75 years ago, the first post-war migrants from the Caribbean came to Britain aboard the Windrush, in 1948. That generation of people has come to redefine and shape the cultural landscape of not just London, but the rest of the country. And Brixton Village is going all out to commemorate the momentous anniversary. As well as an all-day party on June 22 (Windrush Day), a striking new Windrush mural is set to be unveiled, that celebrates the Windrush generation.
The Windrush mural
Designed by local graffiti artist, Bunny (aka CREATENOTDESTROY), the mural stands 8 feet tall and runs an impressive 24 feet long. The real people and the real stories of the Windrush generation are captured within the piece. Many of those people helped shape and create the rich culture of Brixton and beyond.
Among the people captured in the mural are the likes of Grace Jones, Gus John, Jah Shaka, Benjamin Zephaniah, and more, who were children of the Windrush community. Their impacts on British culture are explored in the mural, allowing viewers a greater understanding of the “courage, hard work and resilience of the Windrush generation”.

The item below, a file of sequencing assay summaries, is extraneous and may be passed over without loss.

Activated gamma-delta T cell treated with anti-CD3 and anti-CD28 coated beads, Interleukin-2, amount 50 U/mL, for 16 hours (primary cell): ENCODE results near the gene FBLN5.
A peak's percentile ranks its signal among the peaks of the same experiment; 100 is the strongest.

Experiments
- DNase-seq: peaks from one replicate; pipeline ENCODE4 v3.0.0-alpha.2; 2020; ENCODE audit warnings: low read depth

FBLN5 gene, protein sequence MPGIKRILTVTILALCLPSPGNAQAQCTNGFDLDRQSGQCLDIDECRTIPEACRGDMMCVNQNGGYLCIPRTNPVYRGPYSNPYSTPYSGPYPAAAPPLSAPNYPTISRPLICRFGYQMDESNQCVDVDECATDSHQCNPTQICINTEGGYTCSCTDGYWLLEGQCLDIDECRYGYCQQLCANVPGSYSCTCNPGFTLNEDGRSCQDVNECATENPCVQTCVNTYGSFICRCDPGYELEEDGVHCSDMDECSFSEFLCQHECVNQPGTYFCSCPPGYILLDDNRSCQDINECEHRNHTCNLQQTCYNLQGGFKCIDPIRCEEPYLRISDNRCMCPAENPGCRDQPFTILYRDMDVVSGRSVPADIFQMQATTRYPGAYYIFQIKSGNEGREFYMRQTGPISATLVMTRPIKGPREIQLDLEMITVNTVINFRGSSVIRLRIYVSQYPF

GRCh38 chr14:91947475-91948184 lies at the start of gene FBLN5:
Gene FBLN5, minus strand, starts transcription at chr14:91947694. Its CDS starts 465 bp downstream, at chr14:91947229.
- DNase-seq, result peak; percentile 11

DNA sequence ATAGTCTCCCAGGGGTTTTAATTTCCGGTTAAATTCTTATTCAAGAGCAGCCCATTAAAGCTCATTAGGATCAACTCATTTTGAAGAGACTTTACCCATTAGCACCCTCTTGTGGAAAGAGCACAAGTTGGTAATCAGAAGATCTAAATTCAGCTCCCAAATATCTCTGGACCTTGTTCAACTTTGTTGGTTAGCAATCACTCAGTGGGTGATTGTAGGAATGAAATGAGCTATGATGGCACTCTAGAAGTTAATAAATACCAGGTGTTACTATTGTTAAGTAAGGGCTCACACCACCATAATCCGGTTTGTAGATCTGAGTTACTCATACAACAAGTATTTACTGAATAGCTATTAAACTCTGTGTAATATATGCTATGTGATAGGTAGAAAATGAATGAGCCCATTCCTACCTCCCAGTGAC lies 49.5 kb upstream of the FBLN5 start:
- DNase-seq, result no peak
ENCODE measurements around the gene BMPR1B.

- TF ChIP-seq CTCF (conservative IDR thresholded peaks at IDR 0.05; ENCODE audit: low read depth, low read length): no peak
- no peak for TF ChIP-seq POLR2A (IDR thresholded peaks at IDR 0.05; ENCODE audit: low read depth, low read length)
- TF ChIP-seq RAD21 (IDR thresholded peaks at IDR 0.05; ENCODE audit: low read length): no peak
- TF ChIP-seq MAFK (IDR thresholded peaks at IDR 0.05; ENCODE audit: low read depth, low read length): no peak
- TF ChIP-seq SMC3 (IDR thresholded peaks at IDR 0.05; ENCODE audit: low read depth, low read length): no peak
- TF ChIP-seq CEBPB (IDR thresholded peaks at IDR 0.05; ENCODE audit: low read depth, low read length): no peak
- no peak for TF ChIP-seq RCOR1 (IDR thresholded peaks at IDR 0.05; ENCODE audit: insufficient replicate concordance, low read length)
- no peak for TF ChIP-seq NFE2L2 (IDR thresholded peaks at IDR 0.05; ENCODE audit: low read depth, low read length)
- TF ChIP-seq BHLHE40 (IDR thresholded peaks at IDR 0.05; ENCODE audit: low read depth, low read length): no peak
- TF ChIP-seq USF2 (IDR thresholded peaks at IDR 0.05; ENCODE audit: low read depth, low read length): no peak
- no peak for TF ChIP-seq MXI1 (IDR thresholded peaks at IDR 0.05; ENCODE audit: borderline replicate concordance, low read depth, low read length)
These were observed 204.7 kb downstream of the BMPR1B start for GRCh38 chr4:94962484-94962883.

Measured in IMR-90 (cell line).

To commemorate the 75th anniversary of Windrush Day, Brixton Village has partnered up with Brixton Project and Just Vibez, for an all-dayer from 2pm until 10pm, on Thursday, June 22. This party will accompany the official unveiling of the Windrush mural.
There will be live performances, DJ sets, activities for children, and delicious food that highlights the culinary heritage of the Caribbean. Following that, even more DJ sets and live performances on Saturday, June 24 will keep the celebrations going, celebrating the traders who “continue to bring the original spirit of Windrush to Brixton Village.”
Said Diana Nabagereka, the General Manager of Brixton Village:
“In true Brixton fashion, we want to encourage a celebration with us and for us on this day. We hope that, with this magnificent mural, residents and visitors alike can join the Windrush Generation to celebrate the unique stories and understand the rich culture that surrounds this market.”
Both celebrations are open to all members of the community, and admission is free.